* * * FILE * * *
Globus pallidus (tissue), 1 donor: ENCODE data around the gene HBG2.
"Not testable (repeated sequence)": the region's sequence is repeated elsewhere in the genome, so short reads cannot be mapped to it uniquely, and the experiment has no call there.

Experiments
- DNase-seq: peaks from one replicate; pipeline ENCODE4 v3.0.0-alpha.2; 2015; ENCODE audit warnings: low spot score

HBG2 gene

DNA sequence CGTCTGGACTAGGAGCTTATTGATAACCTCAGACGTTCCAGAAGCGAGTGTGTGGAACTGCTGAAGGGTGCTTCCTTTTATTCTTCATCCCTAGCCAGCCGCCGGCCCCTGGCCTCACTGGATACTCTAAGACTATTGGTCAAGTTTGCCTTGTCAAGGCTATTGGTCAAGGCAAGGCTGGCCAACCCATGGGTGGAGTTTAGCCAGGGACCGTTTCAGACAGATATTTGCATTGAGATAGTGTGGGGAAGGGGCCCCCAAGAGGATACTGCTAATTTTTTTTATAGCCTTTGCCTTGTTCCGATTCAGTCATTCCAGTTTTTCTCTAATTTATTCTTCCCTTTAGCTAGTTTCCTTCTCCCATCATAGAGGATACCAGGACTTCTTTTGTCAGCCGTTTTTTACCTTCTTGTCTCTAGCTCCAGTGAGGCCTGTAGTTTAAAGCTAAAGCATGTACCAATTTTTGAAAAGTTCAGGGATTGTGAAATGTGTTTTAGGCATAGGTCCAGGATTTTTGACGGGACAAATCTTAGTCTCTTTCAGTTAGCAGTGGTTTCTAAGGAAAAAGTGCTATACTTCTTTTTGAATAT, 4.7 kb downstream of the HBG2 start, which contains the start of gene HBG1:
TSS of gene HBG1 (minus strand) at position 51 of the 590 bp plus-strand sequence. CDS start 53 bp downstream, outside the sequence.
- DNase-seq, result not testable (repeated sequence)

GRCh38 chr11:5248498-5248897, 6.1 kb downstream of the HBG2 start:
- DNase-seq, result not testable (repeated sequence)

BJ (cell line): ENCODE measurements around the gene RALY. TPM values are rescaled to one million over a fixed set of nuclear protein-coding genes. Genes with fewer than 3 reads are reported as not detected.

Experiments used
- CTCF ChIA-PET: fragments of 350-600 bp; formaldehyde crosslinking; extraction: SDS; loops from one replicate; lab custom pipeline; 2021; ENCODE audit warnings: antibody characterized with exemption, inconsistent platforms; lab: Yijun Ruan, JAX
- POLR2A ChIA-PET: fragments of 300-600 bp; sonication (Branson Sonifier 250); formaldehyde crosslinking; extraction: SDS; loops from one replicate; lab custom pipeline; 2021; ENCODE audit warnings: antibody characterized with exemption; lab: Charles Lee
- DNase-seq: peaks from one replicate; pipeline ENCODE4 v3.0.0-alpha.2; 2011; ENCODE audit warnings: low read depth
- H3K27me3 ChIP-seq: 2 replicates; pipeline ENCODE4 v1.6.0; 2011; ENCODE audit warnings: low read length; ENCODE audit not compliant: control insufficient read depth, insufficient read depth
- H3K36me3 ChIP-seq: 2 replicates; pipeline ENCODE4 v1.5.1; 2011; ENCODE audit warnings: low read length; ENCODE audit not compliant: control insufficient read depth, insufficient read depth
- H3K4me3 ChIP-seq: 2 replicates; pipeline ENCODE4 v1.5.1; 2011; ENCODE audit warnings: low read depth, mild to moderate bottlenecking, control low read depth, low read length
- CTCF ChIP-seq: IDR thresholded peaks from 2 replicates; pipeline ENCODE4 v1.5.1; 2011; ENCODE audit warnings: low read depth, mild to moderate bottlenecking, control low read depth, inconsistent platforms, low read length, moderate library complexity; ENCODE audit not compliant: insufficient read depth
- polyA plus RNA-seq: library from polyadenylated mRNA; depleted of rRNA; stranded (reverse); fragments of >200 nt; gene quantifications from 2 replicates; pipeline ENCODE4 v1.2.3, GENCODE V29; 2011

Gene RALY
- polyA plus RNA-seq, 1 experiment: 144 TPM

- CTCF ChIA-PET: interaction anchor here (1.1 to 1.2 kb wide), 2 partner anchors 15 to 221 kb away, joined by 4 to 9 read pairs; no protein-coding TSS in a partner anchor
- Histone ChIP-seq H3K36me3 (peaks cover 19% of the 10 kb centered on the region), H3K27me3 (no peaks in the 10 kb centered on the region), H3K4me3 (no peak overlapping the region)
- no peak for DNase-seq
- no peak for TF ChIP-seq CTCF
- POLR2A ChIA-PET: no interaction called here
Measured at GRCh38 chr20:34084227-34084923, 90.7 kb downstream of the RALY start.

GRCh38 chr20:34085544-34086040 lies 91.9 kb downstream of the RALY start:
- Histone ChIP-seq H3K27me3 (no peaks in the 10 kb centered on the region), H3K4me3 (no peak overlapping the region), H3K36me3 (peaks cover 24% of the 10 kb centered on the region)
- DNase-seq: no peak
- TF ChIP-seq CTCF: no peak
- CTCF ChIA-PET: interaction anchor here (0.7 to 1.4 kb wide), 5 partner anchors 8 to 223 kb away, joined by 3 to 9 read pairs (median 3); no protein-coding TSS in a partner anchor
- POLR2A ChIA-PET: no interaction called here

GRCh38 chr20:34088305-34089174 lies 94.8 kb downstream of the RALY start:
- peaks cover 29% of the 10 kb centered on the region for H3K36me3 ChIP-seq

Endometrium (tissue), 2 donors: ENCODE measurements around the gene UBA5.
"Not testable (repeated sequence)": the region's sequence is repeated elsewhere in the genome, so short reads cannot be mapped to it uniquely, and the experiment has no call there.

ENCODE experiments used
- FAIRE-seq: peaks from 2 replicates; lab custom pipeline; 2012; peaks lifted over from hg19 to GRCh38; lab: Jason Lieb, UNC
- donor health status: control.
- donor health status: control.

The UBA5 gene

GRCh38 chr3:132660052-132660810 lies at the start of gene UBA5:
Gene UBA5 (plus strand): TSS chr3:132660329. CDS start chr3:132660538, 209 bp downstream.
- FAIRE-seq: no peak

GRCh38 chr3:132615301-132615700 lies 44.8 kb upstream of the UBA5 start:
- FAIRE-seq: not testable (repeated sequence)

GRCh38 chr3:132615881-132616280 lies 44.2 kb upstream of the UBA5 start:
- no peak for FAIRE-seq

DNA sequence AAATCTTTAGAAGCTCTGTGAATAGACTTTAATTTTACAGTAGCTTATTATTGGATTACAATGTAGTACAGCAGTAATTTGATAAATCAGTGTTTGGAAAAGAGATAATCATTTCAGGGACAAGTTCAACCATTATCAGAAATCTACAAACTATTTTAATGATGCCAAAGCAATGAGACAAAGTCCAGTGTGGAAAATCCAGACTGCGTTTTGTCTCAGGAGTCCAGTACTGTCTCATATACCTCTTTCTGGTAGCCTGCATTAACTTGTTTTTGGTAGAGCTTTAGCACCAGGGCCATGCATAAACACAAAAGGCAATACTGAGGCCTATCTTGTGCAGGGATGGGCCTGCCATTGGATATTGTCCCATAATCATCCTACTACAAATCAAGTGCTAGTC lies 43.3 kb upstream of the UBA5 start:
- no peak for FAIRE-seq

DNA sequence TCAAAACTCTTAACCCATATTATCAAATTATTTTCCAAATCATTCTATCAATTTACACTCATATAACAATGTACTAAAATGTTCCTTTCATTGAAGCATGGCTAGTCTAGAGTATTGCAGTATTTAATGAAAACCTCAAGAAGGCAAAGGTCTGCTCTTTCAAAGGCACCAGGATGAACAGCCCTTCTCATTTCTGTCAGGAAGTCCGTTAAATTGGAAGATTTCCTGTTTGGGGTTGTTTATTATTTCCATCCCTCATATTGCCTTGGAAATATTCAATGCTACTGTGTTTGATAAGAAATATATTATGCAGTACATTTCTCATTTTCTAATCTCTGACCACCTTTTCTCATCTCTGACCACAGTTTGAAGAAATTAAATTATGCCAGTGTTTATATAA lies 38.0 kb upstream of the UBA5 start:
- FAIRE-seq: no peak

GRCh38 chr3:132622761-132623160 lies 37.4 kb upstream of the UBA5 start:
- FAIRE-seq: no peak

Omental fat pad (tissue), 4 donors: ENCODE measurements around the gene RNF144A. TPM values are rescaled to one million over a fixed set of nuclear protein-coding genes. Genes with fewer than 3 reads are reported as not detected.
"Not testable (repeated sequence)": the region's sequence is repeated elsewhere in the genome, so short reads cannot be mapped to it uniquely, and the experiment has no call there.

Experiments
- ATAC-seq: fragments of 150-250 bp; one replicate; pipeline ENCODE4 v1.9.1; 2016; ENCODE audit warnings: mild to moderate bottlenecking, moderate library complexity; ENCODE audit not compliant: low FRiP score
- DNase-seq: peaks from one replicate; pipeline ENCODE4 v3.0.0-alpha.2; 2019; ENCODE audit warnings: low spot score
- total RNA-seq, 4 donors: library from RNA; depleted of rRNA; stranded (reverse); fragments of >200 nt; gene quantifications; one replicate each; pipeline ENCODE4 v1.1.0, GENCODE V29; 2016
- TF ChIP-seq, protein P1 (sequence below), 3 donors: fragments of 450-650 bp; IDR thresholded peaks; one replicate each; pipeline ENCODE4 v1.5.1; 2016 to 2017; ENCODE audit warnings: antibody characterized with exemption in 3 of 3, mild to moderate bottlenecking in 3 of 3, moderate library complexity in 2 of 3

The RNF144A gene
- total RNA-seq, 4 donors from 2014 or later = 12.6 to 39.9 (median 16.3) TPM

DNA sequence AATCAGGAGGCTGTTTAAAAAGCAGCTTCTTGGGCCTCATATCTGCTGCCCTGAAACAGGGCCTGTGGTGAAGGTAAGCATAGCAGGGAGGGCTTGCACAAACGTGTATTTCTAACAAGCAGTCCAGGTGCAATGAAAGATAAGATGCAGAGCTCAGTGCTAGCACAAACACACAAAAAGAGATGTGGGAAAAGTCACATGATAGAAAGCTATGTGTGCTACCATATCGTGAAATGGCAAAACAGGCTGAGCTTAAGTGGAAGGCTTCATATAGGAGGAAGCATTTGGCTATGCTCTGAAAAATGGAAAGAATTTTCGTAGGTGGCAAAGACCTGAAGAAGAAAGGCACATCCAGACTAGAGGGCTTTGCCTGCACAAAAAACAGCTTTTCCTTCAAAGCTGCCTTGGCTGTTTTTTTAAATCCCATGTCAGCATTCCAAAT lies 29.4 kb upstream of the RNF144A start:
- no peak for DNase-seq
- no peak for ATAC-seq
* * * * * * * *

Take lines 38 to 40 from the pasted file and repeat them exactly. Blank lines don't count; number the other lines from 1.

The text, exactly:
"Not testable (repeated sequence)": the region's sequence is repeated elsewhere in the genome, so short reads cannot be mapped to it uniquely, and the experiment has no call there.

ENCODE experiments used
- FAIRE-seq: peaks from 2 replicates; lab custom pipeline; 2012; peaks lifted over from hg19 to GRCh38; lab: Jason Lieb, UNC